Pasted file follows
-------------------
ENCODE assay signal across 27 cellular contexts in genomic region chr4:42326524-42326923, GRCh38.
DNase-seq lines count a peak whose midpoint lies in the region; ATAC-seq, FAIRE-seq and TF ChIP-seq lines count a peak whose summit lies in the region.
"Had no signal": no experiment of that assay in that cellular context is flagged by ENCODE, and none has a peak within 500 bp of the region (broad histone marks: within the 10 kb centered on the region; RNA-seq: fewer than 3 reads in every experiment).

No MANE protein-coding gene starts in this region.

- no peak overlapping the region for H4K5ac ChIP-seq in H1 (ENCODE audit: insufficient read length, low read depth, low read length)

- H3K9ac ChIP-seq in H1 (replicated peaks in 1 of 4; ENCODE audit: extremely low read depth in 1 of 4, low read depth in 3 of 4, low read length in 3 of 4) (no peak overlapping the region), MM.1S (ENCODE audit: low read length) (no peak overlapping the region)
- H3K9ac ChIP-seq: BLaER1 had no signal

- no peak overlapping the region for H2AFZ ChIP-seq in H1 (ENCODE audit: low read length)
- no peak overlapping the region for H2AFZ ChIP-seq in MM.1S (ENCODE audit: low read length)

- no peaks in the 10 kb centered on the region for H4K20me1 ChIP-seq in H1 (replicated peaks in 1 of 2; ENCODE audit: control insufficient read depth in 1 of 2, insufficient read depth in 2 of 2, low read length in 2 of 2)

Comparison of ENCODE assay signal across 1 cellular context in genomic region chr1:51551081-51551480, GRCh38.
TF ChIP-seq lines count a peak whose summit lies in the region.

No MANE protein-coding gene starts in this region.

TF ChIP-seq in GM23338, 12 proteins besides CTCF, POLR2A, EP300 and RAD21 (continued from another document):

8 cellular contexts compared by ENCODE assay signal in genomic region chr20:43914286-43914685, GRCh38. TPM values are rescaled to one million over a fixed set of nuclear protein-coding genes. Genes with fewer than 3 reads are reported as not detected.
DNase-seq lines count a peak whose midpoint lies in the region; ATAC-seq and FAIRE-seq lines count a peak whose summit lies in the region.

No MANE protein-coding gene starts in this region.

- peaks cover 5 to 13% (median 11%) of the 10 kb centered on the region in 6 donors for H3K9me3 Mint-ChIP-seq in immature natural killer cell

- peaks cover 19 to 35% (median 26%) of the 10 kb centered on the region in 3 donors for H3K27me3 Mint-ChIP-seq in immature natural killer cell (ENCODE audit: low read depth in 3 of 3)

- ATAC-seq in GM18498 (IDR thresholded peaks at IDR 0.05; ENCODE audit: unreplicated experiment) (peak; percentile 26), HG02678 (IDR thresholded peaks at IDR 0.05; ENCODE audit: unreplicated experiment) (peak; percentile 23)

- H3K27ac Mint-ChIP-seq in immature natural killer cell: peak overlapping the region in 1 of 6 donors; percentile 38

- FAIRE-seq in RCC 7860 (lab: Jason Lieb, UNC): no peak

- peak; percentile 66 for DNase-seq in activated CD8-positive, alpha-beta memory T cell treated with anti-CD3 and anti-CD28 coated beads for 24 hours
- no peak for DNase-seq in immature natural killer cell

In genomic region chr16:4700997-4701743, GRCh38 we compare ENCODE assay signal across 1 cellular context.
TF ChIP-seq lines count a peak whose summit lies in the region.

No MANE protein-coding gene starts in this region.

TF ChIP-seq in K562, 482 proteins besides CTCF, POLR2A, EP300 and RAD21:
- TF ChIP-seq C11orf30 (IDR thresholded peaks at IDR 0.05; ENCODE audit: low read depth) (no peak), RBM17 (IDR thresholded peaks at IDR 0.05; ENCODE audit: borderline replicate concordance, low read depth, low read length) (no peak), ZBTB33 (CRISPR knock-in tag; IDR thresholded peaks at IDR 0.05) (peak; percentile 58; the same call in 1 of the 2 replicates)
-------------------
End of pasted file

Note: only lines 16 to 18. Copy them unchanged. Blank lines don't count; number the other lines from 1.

DNase-seq lines count a peak whose midpoint lies in the region; ATAC-seq and FAIRE-seq lines count a peak whose summit lies in the region.

No MANE protein-coding gene starts in this region.

- peaks cover 5 to 13% (median 11%) of the 10 kb centered on the region in 6 donors for H3K9me3 Mint-ChIP-seq in immature natural killer cell